NEW ROCHELLE, NY -- Cell phone video recently made public shows a White off-duty New Rochelle police officer brutally assaulting an unarmed Black man as on-duty officers restrain the man and then the officer.
The video — part of a court filing of criminal charges against the officer — raises serious questions not only about the officer’s conduct but the New Rochelle PBA and dozens of fraternal police organizations who have put out a false narrative defending the officer.
Malik Fogg, aged 38, an emotionally disturbed Black man from Mount Vernon, NY, was arrested in nearby New Rochelle, NY on February 15, 2021.
Fogg was involved in a road rage incident with his mother and, separately, with an off-duty police officer.
Fogg was charged with Reckless Endangerment in the Second Degree, Stalking in the Third Degree, Criminal Mischief in the Fourth Degree, Harassment in the Second Degree, and New York State Vehicle and Traffic Law violations.
After an Internal Affairs investigation, the New Rochelle Police Department determined off-duty New Rochelle Police Detective Michael Vaccaro had acted inappropriately, suspended him for 30 days without pay (the maximum in New York State), and referred the case to Westchester County District Attorney Mimi Rocah, a former MSNBC legal analyst.
Last week, Rocah charged Vaccaro with two counts of attempted assault in the third degree, both misdemeanors. He is expected to make his first court appearance later this week.
The decision to charge Vaccaro resulted in howls of anger from local police associations who have aggressively defended Vaccaro’s actions, accused Rocah of “hunting cops”, and portrayed Vaccaro as a hero.
Rocah, who won election by promising to hold police officers accountable, condemned the “inflammatory and irresponsible language” which, she said, crossed a dangerous line.
“Officer Vaccaro, who was off-duty, observed and intervened in a violent domestic dispute when he lured an out of control suspect away from his intended victim (his elderly mother) and provided her an opportunity to flee to safety”, said New Rochelle PBA President Christopher Greco.
“Detective Vaccaro’s actions in dealing with a violent and aggressive suspect were clearly justified and reasonable,” said Affiliated Police Associations of Westchester President Keith Olson, which represents 4,000 officers. “This statement is supported by video evidence and eyewitness testimony.”
Except it's not.
Days after widely disseminating their false narrative on social media and local news outlets, the police associations were caught off guard when Talk of the Sound obtained two damning video recordings through a public records request.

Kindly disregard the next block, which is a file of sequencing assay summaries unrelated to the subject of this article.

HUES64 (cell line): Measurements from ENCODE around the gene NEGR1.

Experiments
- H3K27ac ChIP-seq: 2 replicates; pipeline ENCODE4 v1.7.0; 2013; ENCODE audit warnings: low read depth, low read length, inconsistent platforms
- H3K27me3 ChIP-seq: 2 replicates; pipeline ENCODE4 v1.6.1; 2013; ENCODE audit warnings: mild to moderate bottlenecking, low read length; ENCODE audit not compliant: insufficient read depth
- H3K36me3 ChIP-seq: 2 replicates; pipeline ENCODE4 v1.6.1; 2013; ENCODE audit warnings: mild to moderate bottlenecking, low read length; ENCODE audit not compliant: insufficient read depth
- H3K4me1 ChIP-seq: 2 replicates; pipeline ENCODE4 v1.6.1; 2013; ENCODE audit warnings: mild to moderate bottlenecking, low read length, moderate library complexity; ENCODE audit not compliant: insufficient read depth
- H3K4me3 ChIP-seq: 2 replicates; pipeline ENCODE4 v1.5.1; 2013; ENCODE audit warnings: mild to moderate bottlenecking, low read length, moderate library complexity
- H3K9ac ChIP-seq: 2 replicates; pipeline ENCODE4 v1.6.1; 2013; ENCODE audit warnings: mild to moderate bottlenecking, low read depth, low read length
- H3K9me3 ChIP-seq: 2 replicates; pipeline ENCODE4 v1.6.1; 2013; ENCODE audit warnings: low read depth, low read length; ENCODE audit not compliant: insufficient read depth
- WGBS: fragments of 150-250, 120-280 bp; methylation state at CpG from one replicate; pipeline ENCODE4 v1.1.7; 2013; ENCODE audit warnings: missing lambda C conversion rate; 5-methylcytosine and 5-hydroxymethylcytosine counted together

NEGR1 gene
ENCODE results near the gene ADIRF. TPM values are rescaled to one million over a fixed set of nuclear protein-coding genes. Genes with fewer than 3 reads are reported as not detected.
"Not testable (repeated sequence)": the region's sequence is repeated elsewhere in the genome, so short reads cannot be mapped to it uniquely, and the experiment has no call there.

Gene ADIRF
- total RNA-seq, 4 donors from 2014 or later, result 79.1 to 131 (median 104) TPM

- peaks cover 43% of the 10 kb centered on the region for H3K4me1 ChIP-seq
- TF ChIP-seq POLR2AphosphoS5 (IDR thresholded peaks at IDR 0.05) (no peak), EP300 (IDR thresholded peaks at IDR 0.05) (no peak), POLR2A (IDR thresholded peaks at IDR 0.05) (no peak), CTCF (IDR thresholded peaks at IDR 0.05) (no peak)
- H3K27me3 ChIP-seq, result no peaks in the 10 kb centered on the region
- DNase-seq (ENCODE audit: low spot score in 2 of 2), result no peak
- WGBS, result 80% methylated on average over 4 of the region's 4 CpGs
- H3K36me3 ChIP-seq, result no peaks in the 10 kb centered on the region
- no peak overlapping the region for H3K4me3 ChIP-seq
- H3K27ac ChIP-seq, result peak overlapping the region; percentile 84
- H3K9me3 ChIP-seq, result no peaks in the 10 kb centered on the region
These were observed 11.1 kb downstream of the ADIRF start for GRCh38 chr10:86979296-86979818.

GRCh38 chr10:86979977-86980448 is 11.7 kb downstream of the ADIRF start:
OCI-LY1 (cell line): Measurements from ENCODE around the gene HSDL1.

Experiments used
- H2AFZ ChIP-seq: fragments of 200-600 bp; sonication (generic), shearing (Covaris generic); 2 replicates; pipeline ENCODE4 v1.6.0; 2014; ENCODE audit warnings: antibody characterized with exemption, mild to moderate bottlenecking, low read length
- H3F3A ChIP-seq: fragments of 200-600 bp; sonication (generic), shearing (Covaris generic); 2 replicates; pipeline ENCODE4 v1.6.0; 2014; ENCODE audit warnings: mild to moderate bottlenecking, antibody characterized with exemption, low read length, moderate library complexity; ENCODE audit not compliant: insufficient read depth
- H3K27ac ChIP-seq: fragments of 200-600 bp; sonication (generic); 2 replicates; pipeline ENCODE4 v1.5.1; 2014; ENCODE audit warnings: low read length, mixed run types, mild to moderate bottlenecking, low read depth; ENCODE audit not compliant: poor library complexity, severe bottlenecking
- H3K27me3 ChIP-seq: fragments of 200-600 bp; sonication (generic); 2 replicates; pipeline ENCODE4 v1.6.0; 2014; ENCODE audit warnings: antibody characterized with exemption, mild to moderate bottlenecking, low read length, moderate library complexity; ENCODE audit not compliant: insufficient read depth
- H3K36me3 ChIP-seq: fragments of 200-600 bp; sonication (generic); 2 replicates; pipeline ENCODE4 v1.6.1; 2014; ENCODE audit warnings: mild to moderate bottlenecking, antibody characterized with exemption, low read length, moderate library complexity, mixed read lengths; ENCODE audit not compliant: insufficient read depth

Surveillance video from the gas station shows Vaccaro made no attempt to intervene or otherwise protect anyone, except himself.
Fogg, involved in a road rage incident with his mother, gets out of his vehicle and slams his hand on her windshield as she drives off. Fogg observes Vaccaro recording him and pursues him on foot. As Vaccaro drives off — striking Fogg, then striking a car stopped at a traffic light — Fogg returns to his vehicle and gives chase.
The chase came to an end a half-mile away, with Fogg taken into police custody.
Cell phone video of the arrest taken by a witness shows Vaccaro engaging Fogg in a verbal altercation as on-duty officers work to get Fogg under control. Vaccaro exits his vehicle to confront Fogg, announcing, “I’m an off-duty cop.” Fogg is heard violently threatening Vaccaro for recording him.
As officers restrain Fogg, Vaccaro physically inserts himself into the arrest.
Vaccaro approaches Fogg and grabs for him, Fogg raises his hand in a fist. Vaccaro strikes Malik Fogg, multiple times with his fist and kicks at his head. An officer releases Fogg to restrain Vaccaro as a second officer draws his taser and orders Fogg to comply.
“Don’t tase me, bro,” said Fogg repeatedly, taking a knee.
As another officer moves to handcuff Fogg, Vaccaro returns, grabs Fogg’s head and shoves it into the sidewalk. He presses Fogg’s head into the pavement for 12 seconds, until an on-duty officer, noticing the cell phone camera, tells Vaccaro, “back off”.
The Affiliated Police Associations of Westchester has praised Vaccaro and denounced Rocah.
“The decision to arrest this decorated, veteran police officer was disgraceful and only works to undermine a crucial relationship between police officers and the prosecutor’s office.”
Vaccaro was appointed to the Department on August 1, 2005, and promoted to Detective on December 15, 2017. He is a member of the Special Investigations Unit. Vaccaro is the recipient of the Police Commissioner’s Award, eight Class C Citations, two Unit Citations, a Commendation Award, a Lifesaving Award and the Municipal Housing Award. He was named Officer of the Month for December 2018.
Based on police disciplinary records seen by Talk of the Sound, Vaccaro has one of the worst disciplinary records in the history of the New Rochelle Police Department. He has been the subject of 17 Internal Affairs Investigations resulting in 9 Letters of Reprimand, the Loss of 15 Leave Days, a 10-Day Suspension, as well as an order to undergo Retraining based on a Civilian Complaint in 2020. He was suspended for 30-days without pay in February and remains suspended, with pay.
On Friday afternoon, U.S. Rep. Jamaal Bowman offered support for Rocah, calling Vaccaro a vigilante cop who acted in anger and rage.